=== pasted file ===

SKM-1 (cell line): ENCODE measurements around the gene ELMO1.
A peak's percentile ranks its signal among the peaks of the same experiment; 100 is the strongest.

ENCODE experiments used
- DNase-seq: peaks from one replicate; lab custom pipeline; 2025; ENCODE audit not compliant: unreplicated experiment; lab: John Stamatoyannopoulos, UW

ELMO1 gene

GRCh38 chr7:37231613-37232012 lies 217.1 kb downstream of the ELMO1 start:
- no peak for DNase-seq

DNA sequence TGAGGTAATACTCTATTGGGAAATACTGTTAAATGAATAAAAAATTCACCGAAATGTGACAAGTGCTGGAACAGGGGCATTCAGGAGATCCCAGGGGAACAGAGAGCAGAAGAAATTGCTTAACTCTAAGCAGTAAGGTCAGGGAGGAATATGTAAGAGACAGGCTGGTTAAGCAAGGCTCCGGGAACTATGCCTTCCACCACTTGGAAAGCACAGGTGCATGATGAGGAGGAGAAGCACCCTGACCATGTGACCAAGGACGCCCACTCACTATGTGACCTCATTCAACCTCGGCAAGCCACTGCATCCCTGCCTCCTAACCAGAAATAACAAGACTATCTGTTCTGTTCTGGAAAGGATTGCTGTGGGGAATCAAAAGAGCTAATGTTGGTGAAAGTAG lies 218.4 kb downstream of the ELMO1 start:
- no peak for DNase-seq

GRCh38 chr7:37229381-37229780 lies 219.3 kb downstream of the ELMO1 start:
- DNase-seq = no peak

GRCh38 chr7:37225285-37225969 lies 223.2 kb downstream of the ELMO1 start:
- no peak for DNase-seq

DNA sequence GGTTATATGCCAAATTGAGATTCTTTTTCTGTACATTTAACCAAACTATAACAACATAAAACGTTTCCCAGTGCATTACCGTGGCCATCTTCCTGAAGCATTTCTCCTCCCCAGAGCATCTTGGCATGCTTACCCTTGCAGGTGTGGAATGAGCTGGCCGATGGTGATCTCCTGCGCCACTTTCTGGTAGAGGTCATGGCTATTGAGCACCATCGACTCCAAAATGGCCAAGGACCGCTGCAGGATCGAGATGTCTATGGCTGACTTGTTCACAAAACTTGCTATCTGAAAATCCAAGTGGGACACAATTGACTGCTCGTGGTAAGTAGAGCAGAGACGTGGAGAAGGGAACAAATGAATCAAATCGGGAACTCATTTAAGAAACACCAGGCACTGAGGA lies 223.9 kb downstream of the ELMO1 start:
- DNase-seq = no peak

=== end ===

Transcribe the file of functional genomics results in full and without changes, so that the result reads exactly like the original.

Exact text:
SKM-1 (cell line): ENCODE measurements around the gene ELMO1.
A peak's percentile ranks its signal among the peaks of the same experiment; 100 is the strongest.

ENCODE experiments used
- DNase-seq: peaks from one replicate; lab custom pipeline; 2025; ENCODE audit not compliant: unreplicated experiment; lab: John Stamatoyannopoulos, UW

ELMO1 gene

GRCh38 chr7:37231613-37232012 lies 217.1 kb downstream of the ELMO1 start:
- no peak for DNase-seq

DNA sequence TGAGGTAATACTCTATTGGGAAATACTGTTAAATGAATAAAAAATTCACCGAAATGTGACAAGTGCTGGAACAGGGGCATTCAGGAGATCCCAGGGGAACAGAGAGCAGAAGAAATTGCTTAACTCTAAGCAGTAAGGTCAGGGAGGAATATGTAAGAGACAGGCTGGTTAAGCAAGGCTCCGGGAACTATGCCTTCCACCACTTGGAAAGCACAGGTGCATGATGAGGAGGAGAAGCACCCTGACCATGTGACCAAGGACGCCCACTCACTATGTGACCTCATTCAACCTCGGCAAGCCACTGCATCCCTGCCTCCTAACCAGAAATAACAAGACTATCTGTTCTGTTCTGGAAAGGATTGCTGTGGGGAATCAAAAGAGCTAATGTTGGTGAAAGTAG lies 218.4 kb downstream of the ELMO1 start:
- no peak for DNase-seq

GRCh38 chr7:37229381-37229780 lies 219.3 kb downstream of the ELMO1 start:
- DNase-seq = no peak

GRCh38 chr7:37225285-37225969 lies 223.2 kb downstream of the ELMO1 start:
- no peak for DNase-seq

DNA sequence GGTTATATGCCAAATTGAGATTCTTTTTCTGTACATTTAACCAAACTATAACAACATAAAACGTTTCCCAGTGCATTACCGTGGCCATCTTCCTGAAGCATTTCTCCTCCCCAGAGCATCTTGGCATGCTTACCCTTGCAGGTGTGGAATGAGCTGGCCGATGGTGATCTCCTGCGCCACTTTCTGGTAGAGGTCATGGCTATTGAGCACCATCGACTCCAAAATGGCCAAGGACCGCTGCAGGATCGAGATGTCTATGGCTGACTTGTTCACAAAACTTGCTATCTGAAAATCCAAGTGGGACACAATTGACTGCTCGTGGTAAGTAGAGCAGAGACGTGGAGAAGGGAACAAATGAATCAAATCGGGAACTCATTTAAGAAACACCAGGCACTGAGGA lies 223.9 kb downstream of the ELMO1 start:
- DNase-seq = no peak